This show was not part of any tour, it appears to have been a one-off meant as a goodbye for Mike, though it's not clear if it was announced as being his last show. One friend of mine who was a die-hard fan said he didn't know until he ran into Jeff Tweedy afterwards who asked him "What did you think of Mike's last show?" Just before the third encore you hear Mike say "...anyway, that's my speech" so maybe he said something to mark the occasion that wasn't caught on tape.
Mike has said that his sole lyrical contribution to their songs was the line "I got drunk and I fell down," so of course they had to start his last show with "I Got Drunk." The main set was pretty standard, giving Mike one last chance to bash out the songs from their first two albums. They had just recorded the MARCH 16-20, 1992 album but with the exception of the debut of "Grindstone" they don't touch that material. Jay Farrar seems strangely disengaged for much of the main set; maybe with a new album of acoustic music freshly recorded he wasn't feeling like rocking out on older songs, maybe he was depressed that his friend was leaving the band (Mike was Jay's first call when he was looking for a drummer just two years later).
Jay was fully engaged by the encores, which started with Brian Henneman coming out for their only known version of "Powderfinger" (though they did do this song when playing as Coffee Creek) and a great, very loud version of "Mr. Soul." "Mr. Soul" and the rest of the encores were clearly a look back at the band's history with covers that date back to their days in The Primitives and that they wouldn't play again after this show. "Good Times Bad Times" is interesting, the only live version of ANY Led Zeppelin song as far as I know though of course only a small percentage of their shows were taped. I'm curious about whether this was something they used to play that they pulled out for this show or if they learned it (well, they learned *most* of it) at Mike's request. It is sort of tempting to infer that closing with "Baby, Please Don't Go" was a message to their friend who was leaving the band, but I think it is far more likely that Mike chose that song because he got to play really fast.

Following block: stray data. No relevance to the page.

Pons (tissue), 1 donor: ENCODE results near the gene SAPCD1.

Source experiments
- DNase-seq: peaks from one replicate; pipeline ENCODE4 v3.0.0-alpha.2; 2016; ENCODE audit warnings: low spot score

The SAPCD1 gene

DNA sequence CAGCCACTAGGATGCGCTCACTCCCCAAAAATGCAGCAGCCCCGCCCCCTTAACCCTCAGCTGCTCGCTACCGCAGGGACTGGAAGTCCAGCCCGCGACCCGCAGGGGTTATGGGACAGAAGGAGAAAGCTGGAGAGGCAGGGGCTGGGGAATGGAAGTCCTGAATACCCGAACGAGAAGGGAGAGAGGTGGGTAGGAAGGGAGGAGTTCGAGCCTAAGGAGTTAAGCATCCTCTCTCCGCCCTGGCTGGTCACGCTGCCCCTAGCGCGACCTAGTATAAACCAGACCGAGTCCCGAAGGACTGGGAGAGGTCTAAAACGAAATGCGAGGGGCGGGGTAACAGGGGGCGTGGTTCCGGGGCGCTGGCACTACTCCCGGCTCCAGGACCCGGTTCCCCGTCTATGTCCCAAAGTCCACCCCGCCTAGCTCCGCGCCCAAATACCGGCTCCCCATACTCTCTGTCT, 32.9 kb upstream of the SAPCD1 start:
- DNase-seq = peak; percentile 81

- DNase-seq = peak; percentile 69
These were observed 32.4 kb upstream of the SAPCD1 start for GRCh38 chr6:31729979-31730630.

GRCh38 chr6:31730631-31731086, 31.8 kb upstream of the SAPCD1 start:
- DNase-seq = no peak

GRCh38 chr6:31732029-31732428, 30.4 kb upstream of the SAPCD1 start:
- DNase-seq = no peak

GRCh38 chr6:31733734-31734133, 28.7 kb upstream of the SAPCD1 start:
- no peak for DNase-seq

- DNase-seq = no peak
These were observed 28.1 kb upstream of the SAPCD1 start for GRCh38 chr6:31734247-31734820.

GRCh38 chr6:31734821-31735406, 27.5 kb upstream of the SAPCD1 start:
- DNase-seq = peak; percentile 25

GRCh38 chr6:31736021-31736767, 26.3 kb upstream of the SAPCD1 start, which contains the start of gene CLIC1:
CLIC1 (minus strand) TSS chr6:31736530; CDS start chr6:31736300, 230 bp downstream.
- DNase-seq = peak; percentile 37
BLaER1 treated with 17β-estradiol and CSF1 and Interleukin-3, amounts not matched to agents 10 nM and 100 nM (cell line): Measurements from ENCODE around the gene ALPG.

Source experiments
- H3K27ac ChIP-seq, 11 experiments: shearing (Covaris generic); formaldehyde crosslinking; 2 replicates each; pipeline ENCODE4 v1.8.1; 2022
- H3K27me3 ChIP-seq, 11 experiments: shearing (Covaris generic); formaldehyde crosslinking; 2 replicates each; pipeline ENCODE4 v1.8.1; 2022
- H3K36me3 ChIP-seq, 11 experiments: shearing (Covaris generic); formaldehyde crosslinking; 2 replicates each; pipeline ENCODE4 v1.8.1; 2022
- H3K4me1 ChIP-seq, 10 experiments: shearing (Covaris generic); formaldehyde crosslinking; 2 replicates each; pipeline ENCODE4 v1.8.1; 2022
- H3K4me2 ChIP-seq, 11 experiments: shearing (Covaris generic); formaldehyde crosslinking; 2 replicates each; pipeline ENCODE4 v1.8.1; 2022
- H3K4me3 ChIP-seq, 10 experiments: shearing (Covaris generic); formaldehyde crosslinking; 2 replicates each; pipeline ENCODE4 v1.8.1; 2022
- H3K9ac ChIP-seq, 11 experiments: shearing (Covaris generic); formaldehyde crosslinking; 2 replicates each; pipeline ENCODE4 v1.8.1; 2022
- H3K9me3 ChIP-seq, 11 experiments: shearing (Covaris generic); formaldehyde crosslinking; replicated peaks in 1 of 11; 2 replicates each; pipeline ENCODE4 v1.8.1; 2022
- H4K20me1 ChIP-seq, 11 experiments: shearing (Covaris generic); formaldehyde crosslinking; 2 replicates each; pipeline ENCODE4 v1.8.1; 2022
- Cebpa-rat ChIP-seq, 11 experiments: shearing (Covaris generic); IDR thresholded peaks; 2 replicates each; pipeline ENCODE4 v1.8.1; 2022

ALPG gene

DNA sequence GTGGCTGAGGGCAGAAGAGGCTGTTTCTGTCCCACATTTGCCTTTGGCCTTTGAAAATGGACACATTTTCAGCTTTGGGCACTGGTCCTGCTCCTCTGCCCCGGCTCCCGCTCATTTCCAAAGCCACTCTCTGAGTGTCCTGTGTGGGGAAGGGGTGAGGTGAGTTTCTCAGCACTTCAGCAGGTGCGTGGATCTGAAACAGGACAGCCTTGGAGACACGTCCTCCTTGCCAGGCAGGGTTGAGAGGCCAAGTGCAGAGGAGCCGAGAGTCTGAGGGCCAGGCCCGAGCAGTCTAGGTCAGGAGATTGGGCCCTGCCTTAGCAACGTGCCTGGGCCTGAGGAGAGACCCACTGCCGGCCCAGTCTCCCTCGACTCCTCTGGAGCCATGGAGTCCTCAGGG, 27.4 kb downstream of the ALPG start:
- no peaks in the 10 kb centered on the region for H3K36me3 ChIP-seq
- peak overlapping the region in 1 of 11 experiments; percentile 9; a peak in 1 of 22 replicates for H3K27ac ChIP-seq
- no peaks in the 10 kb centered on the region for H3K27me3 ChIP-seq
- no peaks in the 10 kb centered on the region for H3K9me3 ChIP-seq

mrpember, February 2021
Images for all shows as well as full size images for this show.
Images for this show: